Growing forex reserves further ammunition for yuan critics
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China's foreign exchange reserves topped US$3 trillion for the first time last month, giving critics of its currency policy more ammunition as Group of 20 finance chiefs gather in Washington to address global economic imbalances.
Foreign reserves in the world's second-largest economy grew 24.4 per cent from a year ago to US$3.04 trillion at the end of March, the People's Bank of China said yesterday.
The rise in the first quarter was US$198 billion - about the same as in the previous two quarters - but the contribution from foreign capital inflows increased sharply. 'China's foreign exchange reserves could be a focus in the coming G20 meeting,' said Lu Ting, an economist with Bank of America-Merrill Lynch.
The G20, which convened yesterday in Washington, expects to make progress on guidelines for identifying economic imbalances this week, with a view to creating a list of problem countries.
China has long been blamed for undervaluing its yuan, with critics pointing to the swelling foreign exchange reserves as evidence that its currency policy is designed to help local exporters. The yuan was little changed yesterday at 6.5339 against the US dollar, about 4.5 per cent higher than a year ago.
Expectations of continued significant yuan appreciation and of higher interest rates on the mainland have caused hot money inflows to quicken in the first quarter, Lu said.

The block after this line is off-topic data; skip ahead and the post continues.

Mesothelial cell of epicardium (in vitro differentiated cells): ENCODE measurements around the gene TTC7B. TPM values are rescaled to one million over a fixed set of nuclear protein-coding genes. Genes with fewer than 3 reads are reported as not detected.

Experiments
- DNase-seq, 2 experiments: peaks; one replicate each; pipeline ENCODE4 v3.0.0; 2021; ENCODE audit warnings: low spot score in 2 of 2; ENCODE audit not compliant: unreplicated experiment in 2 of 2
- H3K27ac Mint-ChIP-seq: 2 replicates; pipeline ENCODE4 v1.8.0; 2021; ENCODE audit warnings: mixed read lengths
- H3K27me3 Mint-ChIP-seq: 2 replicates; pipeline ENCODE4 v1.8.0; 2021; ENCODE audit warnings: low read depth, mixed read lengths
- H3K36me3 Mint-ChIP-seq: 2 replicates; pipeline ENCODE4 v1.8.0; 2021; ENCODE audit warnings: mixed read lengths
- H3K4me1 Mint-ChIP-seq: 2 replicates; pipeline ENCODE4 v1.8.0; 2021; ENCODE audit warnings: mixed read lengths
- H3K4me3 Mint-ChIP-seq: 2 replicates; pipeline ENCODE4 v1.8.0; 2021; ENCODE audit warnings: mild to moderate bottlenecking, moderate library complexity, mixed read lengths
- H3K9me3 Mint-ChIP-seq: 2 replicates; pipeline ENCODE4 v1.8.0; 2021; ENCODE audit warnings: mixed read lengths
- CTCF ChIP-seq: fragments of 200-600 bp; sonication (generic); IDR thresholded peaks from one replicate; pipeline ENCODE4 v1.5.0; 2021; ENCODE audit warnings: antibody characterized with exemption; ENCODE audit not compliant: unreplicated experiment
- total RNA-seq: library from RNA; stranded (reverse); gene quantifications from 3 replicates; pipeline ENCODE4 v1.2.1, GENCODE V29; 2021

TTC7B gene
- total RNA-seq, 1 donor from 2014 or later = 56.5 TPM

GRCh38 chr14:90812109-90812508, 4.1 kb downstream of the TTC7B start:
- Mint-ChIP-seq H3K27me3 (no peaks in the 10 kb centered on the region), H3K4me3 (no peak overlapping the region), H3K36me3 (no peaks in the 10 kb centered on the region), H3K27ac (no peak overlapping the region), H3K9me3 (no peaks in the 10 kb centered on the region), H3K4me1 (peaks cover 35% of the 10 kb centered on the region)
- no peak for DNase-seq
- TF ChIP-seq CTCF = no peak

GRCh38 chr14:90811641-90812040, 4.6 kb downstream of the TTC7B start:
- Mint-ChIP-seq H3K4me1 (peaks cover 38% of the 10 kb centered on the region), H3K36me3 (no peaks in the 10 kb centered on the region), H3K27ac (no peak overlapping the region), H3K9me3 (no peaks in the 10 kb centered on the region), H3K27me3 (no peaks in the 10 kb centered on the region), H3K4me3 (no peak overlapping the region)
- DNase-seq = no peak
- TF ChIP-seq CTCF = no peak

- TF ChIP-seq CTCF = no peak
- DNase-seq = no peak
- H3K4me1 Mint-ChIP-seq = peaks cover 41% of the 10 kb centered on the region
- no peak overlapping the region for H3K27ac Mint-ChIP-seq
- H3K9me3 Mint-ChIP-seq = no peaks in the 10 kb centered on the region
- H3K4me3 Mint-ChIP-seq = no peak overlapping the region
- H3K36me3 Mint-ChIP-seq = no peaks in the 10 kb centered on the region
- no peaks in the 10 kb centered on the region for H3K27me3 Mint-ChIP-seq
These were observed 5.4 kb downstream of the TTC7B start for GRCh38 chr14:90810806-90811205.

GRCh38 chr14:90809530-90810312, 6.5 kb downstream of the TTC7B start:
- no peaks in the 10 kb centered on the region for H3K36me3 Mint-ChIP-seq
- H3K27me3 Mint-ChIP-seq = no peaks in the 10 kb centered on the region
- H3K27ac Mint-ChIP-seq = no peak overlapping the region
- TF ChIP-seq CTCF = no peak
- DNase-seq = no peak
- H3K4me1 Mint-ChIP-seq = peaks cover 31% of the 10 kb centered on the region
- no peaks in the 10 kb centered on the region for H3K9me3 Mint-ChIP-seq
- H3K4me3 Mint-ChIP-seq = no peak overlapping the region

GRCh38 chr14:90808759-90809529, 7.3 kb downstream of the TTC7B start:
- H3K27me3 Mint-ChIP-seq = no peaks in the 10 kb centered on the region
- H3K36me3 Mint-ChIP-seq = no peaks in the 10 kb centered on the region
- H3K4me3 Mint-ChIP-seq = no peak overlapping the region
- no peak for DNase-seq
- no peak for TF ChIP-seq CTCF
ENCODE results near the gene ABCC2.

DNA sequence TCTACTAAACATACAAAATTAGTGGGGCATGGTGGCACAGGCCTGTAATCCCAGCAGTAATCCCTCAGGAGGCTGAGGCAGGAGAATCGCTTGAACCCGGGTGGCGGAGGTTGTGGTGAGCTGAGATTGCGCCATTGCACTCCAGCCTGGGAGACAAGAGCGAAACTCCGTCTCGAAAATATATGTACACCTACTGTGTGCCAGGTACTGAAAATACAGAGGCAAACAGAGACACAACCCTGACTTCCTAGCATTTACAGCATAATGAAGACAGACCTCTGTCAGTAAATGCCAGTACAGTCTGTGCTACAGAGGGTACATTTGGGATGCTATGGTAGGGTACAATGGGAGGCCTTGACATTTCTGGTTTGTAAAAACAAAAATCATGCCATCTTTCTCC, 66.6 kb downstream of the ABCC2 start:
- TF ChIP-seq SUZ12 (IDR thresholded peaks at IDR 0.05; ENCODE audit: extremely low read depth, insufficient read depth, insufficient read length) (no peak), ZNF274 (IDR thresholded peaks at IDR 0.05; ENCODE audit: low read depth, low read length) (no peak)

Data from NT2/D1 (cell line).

Loan data released by the central bank yesterday also pointed to growing inflationary pressure, with banks extending 679.4 billion yuan (HK$806.87 billion) in new localcurrency loans last month, and year-on-year credit growth of 17.9 per cent at the end of March.
Total new loans in the first quarter stood at 2.2 trillion yuan, about 30 per cent of the annual loan quota of between seven trillion yuan and 7.5 trillion yuan.
For the first time, the central bank has published 'total social financing data', which showed financing through bank loans, corporate debt and stock issuance dropped 7.1 per cent from a year ago to 4.19 trillion yuan in the first quarter.
Peng Wensheng, an economist with China International Capital Corp, said the data indicated that the country was tightening financing to rein in inflation. He forecast China would allow the yuan to appreciate 5 to 7 per cent against the greenback this year and would probably raise interest rates in the second quarter.
The yuan was 6.5339 against the US dollar yesterday, about this much higher than a year ago: 4.5%